Buyer's Guide: Don't Buy a 13-Inch MacBook Pro Right Now – New Model Imminent
A new 13-inch MacBook Pro is expected to potentially arrive later this year, so prospective customers should now hold off on buying the entry-level MacBook Pro until the updated model arrives.
Apple last refreshed the entry-level 13-inch MacBook Pro in November 2020 when it debuted in the first M1 Macs. It launched alongside the MacBook Air and entry-level Mac mini, and all three product lines are due for an update. Based on a range of reports from credible sources over the past year, the new 13-inch MacBook Pro is currently expected to arrive soon and at least include a new, more powerful chip.
Beyond its chip, details about the new MacBook Pro are largely unclear, but there are significant questions around how the new entry-level machine will take the middle ground between the new M2 MacBook Air that is expected to launch later this year and the current high-end MacBook Pro, and whether aspects such as the Touch Bar will remain.
Rumors suggest the 13-inch MacBook Pro will see no design updates, continuing to feature the same chassis with a Touch Bar, a feature that has been eliminated from the 14- and 16-inch MacBook Pro Models. Not all rumors agree on the presence of the Touch Bar, however, as Bloomberg's Mark Gurman has suggested that Apple will remove it from the entry-level MacBook Pro, bringing the machine in line with the high-end models.
Given its lower price point, the updated 13-inch MacBook Pro is not expected to feature a mini-LED display, 120Hz ProMotion refresh rates, additional ports, MagSafe charging, or any other features that came to the high-end models last year.
With no design changes, the headline feature of the new 13-inch MacBook Pro is expected to be the "M2" chip. Gurman believes that the M2 will be present in the new MacBook Pro as a direct successor to the M1 chip from 2020.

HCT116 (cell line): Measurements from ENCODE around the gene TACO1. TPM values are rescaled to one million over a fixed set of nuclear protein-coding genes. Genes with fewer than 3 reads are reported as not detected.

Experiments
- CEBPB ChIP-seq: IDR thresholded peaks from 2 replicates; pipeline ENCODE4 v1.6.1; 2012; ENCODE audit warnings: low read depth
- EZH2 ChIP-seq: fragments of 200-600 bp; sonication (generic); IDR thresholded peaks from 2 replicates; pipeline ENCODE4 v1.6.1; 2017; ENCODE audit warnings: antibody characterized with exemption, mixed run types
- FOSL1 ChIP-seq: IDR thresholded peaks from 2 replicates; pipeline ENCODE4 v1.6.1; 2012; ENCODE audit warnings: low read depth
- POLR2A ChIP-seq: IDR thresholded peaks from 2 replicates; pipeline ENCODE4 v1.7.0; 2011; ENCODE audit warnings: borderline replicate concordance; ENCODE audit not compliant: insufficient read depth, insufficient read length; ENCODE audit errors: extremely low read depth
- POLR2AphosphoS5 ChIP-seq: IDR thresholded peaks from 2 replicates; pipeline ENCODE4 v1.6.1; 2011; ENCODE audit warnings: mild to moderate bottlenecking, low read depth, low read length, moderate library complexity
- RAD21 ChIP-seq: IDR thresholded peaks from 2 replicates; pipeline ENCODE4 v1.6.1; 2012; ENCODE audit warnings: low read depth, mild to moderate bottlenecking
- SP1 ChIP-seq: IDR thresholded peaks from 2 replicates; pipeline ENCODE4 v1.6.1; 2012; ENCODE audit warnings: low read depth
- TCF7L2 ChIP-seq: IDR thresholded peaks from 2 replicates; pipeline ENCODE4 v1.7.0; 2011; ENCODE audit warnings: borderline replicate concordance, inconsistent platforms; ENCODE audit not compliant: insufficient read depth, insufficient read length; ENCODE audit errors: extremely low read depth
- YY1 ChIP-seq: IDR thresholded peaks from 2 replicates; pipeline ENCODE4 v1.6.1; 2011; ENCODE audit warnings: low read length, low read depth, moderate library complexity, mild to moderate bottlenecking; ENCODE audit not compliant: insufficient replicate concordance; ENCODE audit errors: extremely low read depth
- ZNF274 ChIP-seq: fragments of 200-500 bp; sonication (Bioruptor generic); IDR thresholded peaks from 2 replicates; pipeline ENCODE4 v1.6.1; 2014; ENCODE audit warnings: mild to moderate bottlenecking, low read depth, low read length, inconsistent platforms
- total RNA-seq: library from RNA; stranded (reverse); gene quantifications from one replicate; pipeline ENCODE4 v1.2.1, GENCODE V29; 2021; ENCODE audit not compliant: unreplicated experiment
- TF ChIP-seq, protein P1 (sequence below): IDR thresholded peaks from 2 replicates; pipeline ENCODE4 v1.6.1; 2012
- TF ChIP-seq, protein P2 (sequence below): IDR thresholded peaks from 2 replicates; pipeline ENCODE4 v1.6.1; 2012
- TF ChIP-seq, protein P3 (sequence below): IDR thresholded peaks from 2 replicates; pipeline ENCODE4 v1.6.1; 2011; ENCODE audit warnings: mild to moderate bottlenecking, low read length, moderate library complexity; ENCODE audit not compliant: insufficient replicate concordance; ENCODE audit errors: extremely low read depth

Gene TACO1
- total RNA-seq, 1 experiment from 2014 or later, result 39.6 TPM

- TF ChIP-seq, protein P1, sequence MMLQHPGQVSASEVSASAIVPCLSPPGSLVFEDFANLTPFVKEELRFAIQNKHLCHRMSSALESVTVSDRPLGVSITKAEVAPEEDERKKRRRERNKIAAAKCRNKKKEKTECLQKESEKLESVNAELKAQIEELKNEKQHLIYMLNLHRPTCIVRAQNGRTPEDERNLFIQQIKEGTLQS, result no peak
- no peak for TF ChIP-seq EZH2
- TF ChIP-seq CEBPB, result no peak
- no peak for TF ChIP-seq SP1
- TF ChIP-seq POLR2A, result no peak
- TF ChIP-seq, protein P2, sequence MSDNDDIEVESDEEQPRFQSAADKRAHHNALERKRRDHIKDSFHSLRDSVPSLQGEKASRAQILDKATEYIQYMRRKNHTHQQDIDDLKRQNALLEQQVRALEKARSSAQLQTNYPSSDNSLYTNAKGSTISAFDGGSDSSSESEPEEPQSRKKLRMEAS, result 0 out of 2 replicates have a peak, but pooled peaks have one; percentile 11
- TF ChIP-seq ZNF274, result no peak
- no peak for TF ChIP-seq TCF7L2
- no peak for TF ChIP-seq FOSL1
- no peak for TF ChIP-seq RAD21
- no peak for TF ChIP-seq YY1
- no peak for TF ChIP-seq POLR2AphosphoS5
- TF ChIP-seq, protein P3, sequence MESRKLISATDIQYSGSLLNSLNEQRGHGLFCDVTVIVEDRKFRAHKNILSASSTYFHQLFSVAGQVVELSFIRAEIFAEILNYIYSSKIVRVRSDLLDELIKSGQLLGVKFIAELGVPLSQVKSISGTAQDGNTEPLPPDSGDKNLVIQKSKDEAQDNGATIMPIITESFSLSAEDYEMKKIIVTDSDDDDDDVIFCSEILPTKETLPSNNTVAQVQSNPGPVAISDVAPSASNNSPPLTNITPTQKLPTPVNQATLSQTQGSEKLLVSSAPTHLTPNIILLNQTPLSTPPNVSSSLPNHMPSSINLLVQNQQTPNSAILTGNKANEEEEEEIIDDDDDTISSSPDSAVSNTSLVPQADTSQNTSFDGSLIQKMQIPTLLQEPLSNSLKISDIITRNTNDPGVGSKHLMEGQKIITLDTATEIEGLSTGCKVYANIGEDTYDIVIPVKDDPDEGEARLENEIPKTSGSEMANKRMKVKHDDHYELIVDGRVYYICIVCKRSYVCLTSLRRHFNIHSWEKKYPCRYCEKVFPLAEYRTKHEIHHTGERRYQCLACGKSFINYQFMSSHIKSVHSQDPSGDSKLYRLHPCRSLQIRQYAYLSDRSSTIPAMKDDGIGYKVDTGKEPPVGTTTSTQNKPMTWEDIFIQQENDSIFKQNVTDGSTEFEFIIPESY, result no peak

While the chip is expected to feature the same number of computing cores as the M1 chip, it will run faster. It will also see the number of graphics cores increase from seven or eight in the M1 to nine or 10 in the M2.
There are also likely to be speed and efficiency improvements as the chip could be built on a smaller node. The M2 will not be as powerful as the M1 Pro and the M1 Max, which will be succeeded by the M2 Pro and M2 Max.
At minimum, Apple is expected to use the M2 chip in the updated 13-inch MacBook Pro and the redesigned MacBook Air later this year, but it is also plausible that it could come to the entry-level Mac mini and even the iPad Pro.
Some supply chain reports indicated that Apple was planning to launch the new entry-level MacBook Pro in early March, seemingly supported by filings in the Eurasian Economic Commission's database, but the new machine did not emerge at Apple's March "Peek Performance" event.
Now, the new 13-inch MacBook Pro is expected to arrive later in 2022, so it is still inadvisable to buy the current version of the machine until the new model arrives.